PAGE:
Your reference to Pigs brings me on a stroll down memory lane. One of the first things I did upon becoming a Sheriffs Officer in the 70’s was to buy a little golden pig lapel pin. That’s just how seriously we took the epithet.

I’ve tried to explain police procedure to those interested. I made plain that I had my own misgivings about how law enforcement was evolving in this country. But if you wish to share any tips from your friends “patrolling” the West Bank, I’m all ears.

#34 Comment By Thomas O. Meehan On November 21, 2011 @ 12:10 am

Opps! that’s “crowd dispersion.”

#35 Comment By TWylite On November 21, 2011 @ 1:07 am

The UC-Davis pepper sprayees qualify for the protest playoffs, but they have some, ahem, sniff
competition.
But no one will never match eternal cosmic champion, [11]

#36 Comment By TWylite On November 21, 2011 @ 1:07 am

First link seems to be botched:
[12]

#37 Comment By Franklin Evans On November 21, 2011 @ 9:39 am

Viking, I’m right with you. My earlier rhetoric may not indicate it, and I may (will) post again in that vein, but I learned my attitudes about police in general from such an eclectic mix that one might wonder which bias is showing through at any point.

Item: I was raised to view police officers as stand-ins for my parents. Maybe it was a gentler age, who knows, but growing up I never met an officer that didn’t fulfill that expectation.

Item: I lived in West Philadelphia during the first MOVE incident in Powelton Village. This was the infamous Frank Rizzo era. I and many of my liberal friends — and remember, this was the extended residential area for two major universities — found MOVE’s behavior and rhetoric repulsive.

Maybe it’s too much like straddling the fence, but I come down on the side of the basic premises of criminal justice: Due process, presumption of innocence, and jury trial by one’s peers. I demand, as part of those premises, that every incident be investigated on its own circumstances, and the merits of the charges be judged in their specific context. In that light, citizens and their representatives have, just as citizens and Congress have for the military, an obligation to monitor, praise and punish our law enforcement agencies as appropriate and needed. In situations like we have now, that doesn’t mean suppressing the tensions and conflicts between protest and enforcement, but it does mean publicly and transparently running incidents through the established institution of justice, and not knee-jerking our way to charge, counter-charge and the dispensation of final conclusions in the “court” of public opinion.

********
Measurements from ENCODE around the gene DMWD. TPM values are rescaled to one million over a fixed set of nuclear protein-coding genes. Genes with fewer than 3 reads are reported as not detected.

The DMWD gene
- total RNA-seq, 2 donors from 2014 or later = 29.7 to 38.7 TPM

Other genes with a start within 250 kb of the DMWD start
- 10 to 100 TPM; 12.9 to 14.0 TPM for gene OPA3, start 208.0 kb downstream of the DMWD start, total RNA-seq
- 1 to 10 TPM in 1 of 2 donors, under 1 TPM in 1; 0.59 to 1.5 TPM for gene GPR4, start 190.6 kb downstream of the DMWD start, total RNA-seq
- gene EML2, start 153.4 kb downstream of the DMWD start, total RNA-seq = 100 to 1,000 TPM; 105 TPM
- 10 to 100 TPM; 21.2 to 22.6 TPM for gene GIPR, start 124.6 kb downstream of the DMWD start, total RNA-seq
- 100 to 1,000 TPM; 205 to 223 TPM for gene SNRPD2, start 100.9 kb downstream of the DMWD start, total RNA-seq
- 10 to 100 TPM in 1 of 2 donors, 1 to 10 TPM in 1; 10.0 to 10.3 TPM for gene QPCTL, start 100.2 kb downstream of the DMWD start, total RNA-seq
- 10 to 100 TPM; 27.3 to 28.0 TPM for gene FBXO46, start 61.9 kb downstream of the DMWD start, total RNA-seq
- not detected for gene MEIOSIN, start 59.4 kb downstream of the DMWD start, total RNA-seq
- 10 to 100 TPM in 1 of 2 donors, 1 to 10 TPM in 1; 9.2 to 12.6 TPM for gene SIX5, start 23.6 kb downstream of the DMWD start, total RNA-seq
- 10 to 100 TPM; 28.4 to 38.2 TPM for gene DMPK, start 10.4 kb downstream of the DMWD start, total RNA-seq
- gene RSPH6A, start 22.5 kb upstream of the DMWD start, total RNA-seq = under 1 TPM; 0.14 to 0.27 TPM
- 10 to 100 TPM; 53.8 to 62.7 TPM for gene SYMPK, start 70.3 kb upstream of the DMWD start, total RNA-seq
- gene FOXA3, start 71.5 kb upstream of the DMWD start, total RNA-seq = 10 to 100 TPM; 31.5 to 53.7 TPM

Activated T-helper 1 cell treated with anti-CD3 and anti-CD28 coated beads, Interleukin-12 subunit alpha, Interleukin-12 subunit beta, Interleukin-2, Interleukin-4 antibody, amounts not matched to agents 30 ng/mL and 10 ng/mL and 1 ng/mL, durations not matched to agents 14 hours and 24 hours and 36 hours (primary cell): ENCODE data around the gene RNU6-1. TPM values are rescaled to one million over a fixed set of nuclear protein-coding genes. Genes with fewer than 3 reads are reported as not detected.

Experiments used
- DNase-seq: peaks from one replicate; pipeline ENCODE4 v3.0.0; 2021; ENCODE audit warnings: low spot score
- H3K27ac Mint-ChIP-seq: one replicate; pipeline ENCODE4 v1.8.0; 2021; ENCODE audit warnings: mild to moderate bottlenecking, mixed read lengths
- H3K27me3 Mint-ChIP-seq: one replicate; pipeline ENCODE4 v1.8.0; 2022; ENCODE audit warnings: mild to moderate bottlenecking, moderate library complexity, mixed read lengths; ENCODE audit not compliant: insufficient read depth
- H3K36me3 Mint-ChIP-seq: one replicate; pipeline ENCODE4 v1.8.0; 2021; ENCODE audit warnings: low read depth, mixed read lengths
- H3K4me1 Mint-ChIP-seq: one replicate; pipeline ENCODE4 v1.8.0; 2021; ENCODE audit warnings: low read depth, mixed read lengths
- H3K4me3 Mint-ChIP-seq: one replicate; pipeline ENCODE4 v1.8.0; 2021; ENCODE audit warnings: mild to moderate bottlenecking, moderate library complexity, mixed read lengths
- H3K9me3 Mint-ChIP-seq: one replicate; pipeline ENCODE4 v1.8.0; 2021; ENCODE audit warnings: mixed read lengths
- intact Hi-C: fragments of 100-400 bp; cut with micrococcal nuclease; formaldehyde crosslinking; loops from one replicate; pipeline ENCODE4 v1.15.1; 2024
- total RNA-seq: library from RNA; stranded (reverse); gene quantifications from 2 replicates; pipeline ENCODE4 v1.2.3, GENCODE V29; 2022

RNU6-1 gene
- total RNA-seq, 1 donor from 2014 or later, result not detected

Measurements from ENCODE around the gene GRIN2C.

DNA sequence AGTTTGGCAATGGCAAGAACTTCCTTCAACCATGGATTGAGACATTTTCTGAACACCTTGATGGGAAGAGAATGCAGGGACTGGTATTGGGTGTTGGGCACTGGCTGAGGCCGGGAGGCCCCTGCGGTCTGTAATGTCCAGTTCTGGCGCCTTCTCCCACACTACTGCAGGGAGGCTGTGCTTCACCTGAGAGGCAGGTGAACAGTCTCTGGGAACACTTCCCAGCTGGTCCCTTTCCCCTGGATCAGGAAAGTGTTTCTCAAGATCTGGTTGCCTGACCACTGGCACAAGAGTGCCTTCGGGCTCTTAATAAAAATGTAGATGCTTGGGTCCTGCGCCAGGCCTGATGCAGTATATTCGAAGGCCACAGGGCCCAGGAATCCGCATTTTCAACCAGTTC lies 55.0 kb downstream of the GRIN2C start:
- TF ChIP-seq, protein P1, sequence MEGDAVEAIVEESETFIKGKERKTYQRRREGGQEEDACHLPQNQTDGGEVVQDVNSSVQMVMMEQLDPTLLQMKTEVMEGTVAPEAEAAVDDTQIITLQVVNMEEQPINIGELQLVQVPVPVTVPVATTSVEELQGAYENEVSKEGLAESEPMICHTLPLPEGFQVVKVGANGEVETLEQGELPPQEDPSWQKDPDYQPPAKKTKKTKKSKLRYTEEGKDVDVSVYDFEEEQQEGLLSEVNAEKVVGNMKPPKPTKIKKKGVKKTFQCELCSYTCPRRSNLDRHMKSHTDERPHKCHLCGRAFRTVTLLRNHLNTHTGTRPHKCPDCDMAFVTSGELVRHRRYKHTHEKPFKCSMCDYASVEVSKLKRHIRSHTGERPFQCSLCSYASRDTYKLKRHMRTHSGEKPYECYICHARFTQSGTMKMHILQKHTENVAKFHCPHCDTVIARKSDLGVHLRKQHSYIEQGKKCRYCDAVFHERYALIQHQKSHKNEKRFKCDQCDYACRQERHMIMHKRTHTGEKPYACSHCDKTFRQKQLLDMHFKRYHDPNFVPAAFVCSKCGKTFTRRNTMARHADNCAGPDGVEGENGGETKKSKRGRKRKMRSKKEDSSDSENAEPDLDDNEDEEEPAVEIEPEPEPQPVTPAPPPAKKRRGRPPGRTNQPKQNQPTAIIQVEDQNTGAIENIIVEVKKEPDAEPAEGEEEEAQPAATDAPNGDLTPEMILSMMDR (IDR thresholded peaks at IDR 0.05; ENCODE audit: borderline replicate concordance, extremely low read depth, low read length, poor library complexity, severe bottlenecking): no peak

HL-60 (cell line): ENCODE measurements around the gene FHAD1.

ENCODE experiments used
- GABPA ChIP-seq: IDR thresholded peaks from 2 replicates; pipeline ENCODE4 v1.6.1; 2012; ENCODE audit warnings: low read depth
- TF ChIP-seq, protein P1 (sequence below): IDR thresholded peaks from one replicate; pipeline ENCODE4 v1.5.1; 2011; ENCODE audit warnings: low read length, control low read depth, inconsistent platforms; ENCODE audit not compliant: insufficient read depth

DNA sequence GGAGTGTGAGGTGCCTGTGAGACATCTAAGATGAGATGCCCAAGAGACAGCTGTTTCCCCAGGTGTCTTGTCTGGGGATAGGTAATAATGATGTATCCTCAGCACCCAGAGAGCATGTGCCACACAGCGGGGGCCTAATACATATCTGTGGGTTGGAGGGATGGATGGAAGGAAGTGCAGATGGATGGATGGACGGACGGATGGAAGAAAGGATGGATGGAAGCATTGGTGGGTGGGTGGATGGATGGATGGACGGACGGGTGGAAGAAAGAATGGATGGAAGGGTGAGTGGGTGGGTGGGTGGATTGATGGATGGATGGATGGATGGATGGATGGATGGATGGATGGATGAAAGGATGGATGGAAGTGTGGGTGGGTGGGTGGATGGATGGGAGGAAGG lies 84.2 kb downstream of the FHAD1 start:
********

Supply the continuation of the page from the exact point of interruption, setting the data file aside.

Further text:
Justice that stems from passion is not justice. It is the thin veil over revenge and retribution and is dispensed without regard to the culpability of the perpetrators and the validity of the charges brought. I don’t care if everyone is correct about the UC Davis police. What I care about is that they receive the same treatment as any alleged criminal, from charge and arrest to trial and conviction first, not after everyone has already decided their guilt and fate.

If that also means that some corrupt cops get away with criminal behavior, then it goes back to the citizens who elect those politicians who either made that corruption possible, or saw it developing and existing and did nothing about it. It’s not enough to rail against corruption. Citizens have power, but not if they go home and go silent for 23 months (or whatever) between elections.

#38 Comment By Charles On November 28, 2011 @ 8:13 pm

It seems there was an agreement that makes everything a little more fake.

[13]

#39 Comment By Chris On December 3, 2011 @ 9:45 pm

[14]

This video shows the events leading up to the use of pepper spray by UC Davis police officers. Occupy protesters and the media have sensationalized this story by only showing short clips of the officers spraying the students with pepper spray. This video shows in chronological order how the protesters trapped the police and demanded the release of those they had arrested before they would be allowed to leave.